Non-charitable trading subsidiaries: accounting for corporate gift aid

By Christine Scott, Head of Charities and Pensions

4 February 2019

Christine Scott reports on important new guidance published by the Charities SORP Committee for non-charitable trading subsidiaries on how to account for corporate gift aid.

The guidance is set out in Information Sheet 2: Accounting for gift aid payments made by a subsidiary to its parent charity where no legal obligation to make the payment exists (January 2019).

Purpose and authority

Information Sheet 2 provides guidance on how to:

  • Implement amendments to the Financial Reporting Standard applicable in the UK and Republic of Ireland (FRS 102) arising from Financial Reporting Exposure Draft 68 (FRED 68): payments by subsidiaries to their charitable parents that qualify for gift aid.
  • Address the consequences of clarification that corporate gift aid payments are distributions under company law rather than expenses, following a legal opinion obtained by ICAEW.  ICAS commentary on this topic collates guidance applicable across the UK from the Charity Commission for England and Wales, HMRC and ICAEW.
  • Reflect a clarification in the Charities SORP (FRS 102) as to when payments by subsidiaries to their charitable parents that qualify for gift aid are adjusting events occurring after the end of the reporting period. The clarification is made via an amendment to Module 13 of the Charities SORP on events after the reporting period.

Information sheets are advisory only. However, they are authoritative in that they set out the views of the Charities SORP-making Body and its advisory SORP Committee.

FRED 68 amendments

FRED 68 inserts two paragraphs into Section 29 of FRS 102 on income tax: paragraphs 29.14A and 29.22A. These are set out below, along with paragraph 29.14 which is required to make sense of paragraph 29.14A.

29.14. In some jurisdictions, income taxes are payable at a higher or lower rate if part or all of the profit or retained earnings is paid out as a dividend to shareholders of the entity. In other jurisdictions, income taxes may be refundable or payable if part or all of the profit or retained earnings is paid out as a dividend to shareholders of the entity. In both of those circumstances, an entity shall measure current and deferred taxes at the tax rate applicable to undistributed profits until the entity recognises a liability to pay a dividend. When the entity recognises a liability to pay a dividend, it shall recognise the resulting current or deferred tax liability (asset), and the related tax expense (income).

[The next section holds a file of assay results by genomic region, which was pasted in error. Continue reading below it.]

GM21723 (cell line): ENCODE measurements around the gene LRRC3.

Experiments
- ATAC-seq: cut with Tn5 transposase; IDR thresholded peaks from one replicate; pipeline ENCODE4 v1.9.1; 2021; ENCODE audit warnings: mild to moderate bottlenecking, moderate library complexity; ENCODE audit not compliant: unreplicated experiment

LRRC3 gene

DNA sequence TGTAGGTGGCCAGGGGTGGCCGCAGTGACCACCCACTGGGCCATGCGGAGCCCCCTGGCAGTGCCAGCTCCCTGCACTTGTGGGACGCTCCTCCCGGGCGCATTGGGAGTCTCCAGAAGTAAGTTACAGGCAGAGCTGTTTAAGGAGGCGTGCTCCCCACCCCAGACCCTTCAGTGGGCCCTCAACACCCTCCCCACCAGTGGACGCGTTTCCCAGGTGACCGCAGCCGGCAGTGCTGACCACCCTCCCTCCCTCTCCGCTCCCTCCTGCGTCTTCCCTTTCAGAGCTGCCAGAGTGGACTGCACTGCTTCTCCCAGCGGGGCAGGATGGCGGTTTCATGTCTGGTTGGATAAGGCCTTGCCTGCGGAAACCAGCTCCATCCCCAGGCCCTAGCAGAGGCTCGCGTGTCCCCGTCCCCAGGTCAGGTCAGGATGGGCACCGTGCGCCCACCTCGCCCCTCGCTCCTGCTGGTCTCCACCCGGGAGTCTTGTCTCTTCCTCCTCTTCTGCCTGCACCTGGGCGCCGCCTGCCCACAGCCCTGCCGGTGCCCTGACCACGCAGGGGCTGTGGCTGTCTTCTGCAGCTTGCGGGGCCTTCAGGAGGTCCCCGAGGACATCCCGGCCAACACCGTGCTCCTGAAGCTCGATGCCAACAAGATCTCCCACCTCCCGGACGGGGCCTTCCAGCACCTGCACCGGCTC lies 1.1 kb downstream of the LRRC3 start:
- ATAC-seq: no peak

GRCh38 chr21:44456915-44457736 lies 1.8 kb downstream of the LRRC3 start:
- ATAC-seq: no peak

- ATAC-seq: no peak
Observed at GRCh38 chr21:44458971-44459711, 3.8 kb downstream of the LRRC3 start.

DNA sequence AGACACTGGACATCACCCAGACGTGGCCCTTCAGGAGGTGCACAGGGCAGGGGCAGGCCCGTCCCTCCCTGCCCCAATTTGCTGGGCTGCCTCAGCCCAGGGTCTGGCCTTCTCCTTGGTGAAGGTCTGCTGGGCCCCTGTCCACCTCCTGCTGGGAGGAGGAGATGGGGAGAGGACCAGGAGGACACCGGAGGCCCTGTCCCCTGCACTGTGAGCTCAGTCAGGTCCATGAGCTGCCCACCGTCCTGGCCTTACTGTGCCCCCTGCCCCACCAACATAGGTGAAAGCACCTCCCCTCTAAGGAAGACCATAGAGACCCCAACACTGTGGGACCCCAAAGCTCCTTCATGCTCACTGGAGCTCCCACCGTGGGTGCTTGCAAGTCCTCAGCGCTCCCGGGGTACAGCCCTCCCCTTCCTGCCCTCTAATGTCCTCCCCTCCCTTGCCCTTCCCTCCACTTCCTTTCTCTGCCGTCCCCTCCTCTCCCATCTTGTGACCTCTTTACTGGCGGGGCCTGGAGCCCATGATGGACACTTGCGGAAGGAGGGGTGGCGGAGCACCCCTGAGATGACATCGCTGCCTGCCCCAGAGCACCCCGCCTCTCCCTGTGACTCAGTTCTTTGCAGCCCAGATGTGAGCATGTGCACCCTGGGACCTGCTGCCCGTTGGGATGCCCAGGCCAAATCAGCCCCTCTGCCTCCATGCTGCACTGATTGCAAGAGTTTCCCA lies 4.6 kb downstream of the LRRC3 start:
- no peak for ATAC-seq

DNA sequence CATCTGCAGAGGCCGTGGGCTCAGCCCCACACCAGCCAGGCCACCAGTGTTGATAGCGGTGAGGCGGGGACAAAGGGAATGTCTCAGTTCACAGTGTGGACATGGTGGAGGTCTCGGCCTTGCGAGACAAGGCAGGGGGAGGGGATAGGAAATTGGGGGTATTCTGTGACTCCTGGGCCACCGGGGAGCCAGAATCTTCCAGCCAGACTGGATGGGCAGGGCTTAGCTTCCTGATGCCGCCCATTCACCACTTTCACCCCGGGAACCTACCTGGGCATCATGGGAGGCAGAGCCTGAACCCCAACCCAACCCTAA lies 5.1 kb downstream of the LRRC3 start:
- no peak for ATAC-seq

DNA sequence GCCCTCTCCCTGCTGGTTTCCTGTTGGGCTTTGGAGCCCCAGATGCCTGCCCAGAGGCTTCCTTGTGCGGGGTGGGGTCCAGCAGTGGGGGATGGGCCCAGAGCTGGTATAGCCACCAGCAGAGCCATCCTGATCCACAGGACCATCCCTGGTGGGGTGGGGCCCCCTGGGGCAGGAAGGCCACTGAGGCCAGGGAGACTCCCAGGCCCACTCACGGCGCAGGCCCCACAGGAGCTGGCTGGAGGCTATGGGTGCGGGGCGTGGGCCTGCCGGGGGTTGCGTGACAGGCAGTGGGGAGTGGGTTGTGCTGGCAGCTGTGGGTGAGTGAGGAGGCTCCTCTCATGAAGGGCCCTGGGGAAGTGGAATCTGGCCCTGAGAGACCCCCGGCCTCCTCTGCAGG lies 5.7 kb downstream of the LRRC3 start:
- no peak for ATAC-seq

29.14A.  As an exception, when:

(a) an entity is wholly-owned by one or more charitable entities;

(b) it is probable that a gift aid payment will be made to a member of the same charitable group, or a charitable venturer, within nine months of the reporting date; and

(c) that payment will qualify to be set against profits for tax purposes, the income tax effects of that gift aid payment shall be recognised at the reporting date. The income tax effects shall be measured consistently with the tax treatment planned to be used in the entity’s income tax filings. A deferred tax liability shall not be recognised in relation to such a gift aid payment.

29.22A.  An entity shall offset deferred tax assets and deferred tax liabilities if, and only if:

(a) the entity has a legally enforceable right to set off current tax assets against current tax liabilities; and